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Making Of Our Middle Schools

( Originally Published 1907 )



AMERICAN institutions are an expression of American character. The making of that character and the making of those institutions can hardly be thought of as distinct processes. They are different aspects of one process, and neither of them can be understood apart from the other. We are to look into this twofold development as it appears in the records of American education.

The schools, in general, have occupied an intermediate position between church and state, responding always to influences from both sides, but affected chiefly in earlier times by ecclesiastical considerations and in later times chiefly by considerations of a political character ; and at all times they have been open to influences of a more diffusive sort, economic, literary, and, broadly speaking, social. Of the schools, too, the secondary schools occupy an intermediate position : they have been influenced by educational institutions and educational processes both above them and below. This fact adds much to the difficulty of the present inquiry, but in adding to its difficulty adds also to its interest.

It is, perhaps, sufficient for our purpose to define secondary education roughly as education of a higher stage than that of the elementary school and lower than that of institutions authorized to give academic degrees. This definition gives no clean-cut boundaries ; but historically the limits of secondary education are shadowy and variable. We find occasionally secondary schools which take young pupils through the first steps of reading, writing, and arithmetic. On the other hand, we have seen institutions authorized to give degrees, and actually giving degrees, when their courses of instruction were hardly sufficient to fit their graduates for admission to the best degree-giving institutions. All such instances as these must be regarded as variations from the type and not as themselves determining the type. The definition proposed is inexact for another reason. The standards of one generation differ from those of earlier and later generations. There are doubtless high schools of the present day which offer a more generous course of instruction than did the leading colleges of a century ago. On the other hand, there has been a marked tendency within the past century to extend the scope of elementary instruction. It happens that in one school the studies commonly pursued in secondary schools are begun two or three years earlier than in some neighboring institution where the pupils' progress in the work assigned them is equally rapid.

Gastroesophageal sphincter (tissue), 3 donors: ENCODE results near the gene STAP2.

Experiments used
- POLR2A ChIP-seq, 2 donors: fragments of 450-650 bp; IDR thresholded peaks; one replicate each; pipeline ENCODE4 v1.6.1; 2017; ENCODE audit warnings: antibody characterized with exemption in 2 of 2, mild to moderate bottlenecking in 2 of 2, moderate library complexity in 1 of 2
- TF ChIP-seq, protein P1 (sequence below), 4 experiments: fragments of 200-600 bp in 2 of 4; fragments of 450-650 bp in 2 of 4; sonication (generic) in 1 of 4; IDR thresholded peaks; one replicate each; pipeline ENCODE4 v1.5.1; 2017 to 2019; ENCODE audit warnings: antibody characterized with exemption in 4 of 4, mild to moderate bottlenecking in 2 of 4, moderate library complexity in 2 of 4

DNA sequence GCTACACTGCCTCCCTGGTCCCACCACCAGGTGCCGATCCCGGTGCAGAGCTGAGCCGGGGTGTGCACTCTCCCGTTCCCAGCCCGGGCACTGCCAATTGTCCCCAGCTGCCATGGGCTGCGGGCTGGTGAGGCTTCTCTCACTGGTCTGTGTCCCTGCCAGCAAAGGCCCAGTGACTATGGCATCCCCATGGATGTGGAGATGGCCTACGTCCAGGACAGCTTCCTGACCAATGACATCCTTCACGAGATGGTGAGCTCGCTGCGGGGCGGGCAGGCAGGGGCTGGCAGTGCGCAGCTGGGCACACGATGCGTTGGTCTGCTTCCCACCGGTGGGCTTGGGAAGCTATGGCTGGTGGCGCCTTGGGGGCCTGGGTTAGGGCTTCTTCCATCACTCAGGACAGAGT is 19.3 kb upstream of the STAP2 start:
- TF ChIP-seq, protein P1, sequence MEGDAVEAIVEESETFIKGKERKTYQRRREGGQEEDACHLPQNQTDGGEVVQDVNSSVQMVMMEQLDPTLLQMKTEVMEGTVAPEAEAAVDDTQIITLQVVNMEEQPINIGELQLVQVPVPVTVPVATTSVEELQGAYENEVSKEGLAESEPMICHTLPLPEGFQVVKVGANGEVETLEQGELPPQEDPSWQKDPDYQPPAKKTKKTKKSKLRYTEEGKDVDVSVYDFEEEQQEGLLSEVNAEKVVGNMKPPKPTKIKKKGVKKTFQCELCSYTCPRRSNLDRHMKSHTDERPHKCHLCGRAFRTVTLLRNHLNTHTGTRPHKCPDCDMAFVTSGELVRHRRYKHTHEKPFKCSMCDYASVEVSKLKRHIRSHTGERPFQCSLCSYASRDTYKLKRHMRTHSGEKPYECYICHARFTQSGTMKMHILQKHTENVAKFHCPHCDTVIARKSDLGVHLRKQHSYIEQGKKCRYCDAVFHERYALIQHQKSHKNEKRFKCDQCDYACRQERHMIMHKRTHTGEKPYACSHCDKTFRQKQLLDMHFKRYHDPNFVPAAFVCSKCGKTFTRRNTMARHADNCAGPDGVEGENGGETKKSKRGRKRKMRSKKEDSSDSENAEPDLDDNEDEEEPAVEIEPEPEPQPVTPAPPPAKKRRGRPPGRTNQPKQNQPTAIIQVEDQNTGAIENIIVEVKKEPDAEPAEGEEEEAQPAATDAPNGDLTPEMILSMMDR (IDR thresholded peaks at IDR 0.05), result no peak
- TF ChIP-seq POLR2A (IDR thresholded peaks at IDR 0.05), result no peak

In the course of its development, the American secondary school has got wedged in between the elementary school and the college, each of which has developed independently, without any such check or bar. So the education that we commonly call secondary covers a shorter period in this country than in other leading culture lands. The prevailing usage nowadays in the United States assigns eight years to the elementary school, followed by four years in the secondary school ; and that in turn followed by four years in the college, with the bachelor's degree at the end of the course : this with many occasional and local variations. The pupil is supposed to begin his secondary schooling at about the age of fourteen. In colonial times the length of the secondary school course was about the same as now, though more variable, but pupils often entered the secondary school much earlier than is now customary. It should be added that where the normal age for the beginning of secondary school studies is fourteen, the average age of the actual beginners is considerably higher.

The method of definition of secondary education followed by Dr. Harris in the United States Bureau of Education is based upon the studies pursued. The classic languages, algebra, geometry, the natural sciences, the history of other countries than our own, and certain other subjects, are treated as of secondary grade ; and students who are pursuing three such subjects are counted as secondary-school students. This is a simple and workable method of classification, based upon the common practice of our schools.